Americans love the shopping convenience of supermarkets.So to capitalize quite literally on the success of retail multi-product marketplaces, the nation's stocks, options and commodity exchanges are rapidly moving toward just such a product mix to lure more investment and speculative dollars.

The beginning of exchange rivalry surfaced with the trading of stock options. With the creation of the Chicago Board Options Exchange, the Securities and Exchange Commission found itself inundated with inquiries from other exchanges about that market.

Now the CBOE, American, Midwest, Philadelphia and Pacifie Stock Exchanges handle such trades. The giant New York Stock Exchange is waiting in the wings - and for SEC approval - before it joins in the fun. And the CBOE reportedly wants designation as a securities market in order to even up the race with NYSE and Amex.

This week's application by a new arem of the American Stock Exchange - to the Commodity Futures Trading Commission for designation as a market in Government National Mortgage Association futures gave a hint of what the exchanges are planning next.

ACE President Nathan Most, who braved Monday's snowstorm to bring the application and rulebook to the CFTC here, said requests to trade Treasury bills and U.S. government securities futures would be made by the exchange this spring. These applications will bring ACE in direct competition with the powerful Chicago Board of Trade, which now is the only U.S. exchange trading money market futures.

"I can't help but stress what the Amex feels," Most said. "Financial instruments belong in New York - that's where the market participants are."

Next month, ACE intends to propose a spot or physical market in silver and gold bullion, which would ease the exchange's entry into domestic commodity options once the CFTC's proposed pilot program is approved.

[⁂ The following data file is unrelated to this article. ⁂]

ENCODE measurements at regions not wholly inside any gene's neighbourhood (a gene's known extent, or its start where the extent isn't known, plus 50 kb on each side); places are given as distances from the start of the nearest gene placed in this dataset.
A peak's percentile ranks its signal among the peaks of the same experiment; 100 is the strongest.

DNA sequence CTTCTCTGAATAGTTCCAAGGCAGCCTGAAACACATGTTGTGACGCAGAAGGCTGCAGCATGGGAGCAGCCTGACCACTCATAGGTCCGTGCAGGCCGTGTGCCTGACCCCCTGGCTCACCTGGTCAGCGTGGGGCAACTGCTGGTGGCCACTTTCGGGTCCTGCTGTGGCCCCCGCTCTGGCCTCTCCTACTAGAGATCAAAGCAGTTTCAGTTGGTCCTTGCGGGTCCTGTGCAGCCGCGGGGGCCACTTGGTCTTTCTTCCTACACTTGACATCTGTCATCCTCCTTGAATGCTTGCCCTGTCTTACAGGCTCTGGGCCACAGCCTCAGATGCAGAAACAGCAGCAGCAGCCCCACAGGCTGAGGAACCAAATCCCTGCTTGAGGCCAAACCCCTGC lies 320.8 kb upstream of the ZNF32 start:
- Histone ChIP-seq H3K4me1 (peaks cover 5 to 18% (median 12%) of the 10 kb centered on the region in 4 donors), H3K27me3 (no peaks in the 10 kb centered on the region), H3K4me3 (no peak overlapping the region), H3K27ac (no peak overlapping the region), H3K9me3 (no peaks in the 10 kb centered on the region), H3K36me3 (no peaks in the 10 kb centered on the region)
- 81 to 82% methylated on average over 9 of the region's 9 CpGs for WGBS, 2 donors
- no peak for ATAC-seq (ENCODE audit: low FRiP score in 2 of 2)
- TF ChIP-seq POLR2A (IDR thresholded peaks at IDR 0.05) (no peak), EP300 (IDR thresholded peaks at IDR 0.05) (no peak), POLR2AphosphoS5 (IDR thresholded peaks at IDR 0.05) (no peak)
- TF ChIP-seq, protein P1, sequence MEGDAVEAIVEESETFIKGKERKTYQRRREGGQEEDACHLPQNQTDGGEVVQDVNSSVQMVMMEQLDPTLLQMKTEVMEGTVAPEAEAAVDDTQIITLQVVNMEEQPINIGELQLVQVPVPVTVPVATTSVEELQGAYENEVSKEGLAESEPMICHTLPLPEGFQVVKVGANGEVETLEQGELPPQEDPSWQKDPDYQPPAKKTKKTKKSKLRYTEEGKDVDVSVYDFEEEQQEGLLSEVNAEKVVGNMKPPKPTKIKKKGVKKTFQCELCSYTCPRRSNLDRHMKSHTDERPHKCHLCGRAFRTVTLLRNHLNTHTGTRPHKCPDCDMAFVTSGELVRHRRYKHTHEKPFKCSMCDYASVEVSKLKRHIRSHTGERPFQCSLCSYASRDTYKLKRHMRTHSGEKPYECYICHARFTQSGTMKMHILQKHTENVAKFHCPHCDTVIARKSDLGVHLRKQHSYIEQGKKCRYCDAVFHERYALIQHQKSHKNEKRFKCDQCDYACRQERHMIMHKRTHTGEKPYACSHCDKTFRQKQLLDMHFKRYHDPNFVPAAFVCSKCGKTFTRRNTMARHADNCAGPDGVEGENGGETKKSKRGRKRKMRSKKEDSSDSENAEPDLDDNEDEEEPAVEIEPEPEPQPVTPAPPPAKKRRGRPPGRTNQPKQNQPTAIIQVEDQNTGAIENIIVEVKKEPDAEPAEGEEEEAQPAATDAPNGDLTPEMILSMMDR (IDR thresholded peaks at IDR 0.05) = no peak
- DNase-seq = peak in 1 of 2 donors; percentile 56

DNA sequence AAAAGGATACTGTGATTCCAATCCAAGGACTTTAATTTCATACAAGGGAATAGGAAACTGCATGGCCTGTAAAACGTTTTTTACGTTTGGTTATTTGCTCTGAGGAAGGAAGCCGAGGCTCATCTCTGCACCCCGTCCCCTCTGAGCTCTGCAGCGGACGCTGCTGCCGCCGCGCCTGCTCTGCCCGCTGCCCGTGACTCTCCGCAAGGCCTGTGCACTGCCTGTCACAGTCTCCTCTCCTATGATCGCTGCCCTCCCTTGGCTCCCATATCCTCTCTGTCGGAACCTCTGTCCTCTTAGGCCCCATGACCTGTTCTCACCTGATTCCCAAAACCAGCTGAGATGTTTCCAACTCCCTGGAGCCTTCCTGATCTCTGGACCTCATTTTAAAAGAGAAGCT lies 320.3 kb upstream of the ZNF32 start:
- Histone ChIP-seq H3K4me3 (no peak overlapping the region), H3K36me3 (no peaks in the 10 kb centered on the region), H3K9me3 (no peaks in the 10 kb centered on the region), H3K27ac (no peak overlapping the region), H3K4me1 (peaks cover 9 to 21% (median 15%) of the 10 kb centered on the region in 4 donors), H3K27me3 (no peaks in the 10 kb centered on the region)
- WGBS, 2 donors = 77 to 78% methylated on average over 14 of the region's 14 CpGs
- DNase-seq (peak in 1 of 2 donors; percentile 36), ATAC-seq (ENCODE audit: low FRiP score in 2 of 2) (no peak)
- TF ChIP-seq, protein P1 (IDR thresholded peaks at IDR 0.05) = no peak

The NYSE and CBOE have made it known that they'd like to reserve a spot in a domestic commodity options program, too, according to CFTC officials. Which is why ACE requested that its proposed regulations on such trades be kept confidential by the commission.

The proposed federal regulations on the pilot program require that an exchange trading commodity options on underlying futurea contracts also trade the futures contracts in the specified commodity. To trade options on the underlying physical commodity, such as gold, silver or coffee, the exchange must make a spot or physical market. ACE chose the latter route to avoid competition with the Comex and New York Mercantile Exchange.

The volume of transactions and the awesome size of the commodity markets has signaled the potential of commodity options and money market instruments to the financial community. U.S. commodity markets exceeded $1 trillion in volume last year, and the size of the London commodity options market - though troubled by bucket shop operators - was estimated at $200 million to $300 million by the CFTC.

A regulated, on-exchange options program is expected to attract and only speculators with eyes for possible windfall profits but hedgers - the growers, miners, processors of commodities ranging from sugar to silver - who want to limit their day-to-day business risks.

If the CFTC is permitted to begin the domestic options program, the impact on the markets could bring commodities - the stepchild of the financial world - into a true place of importance.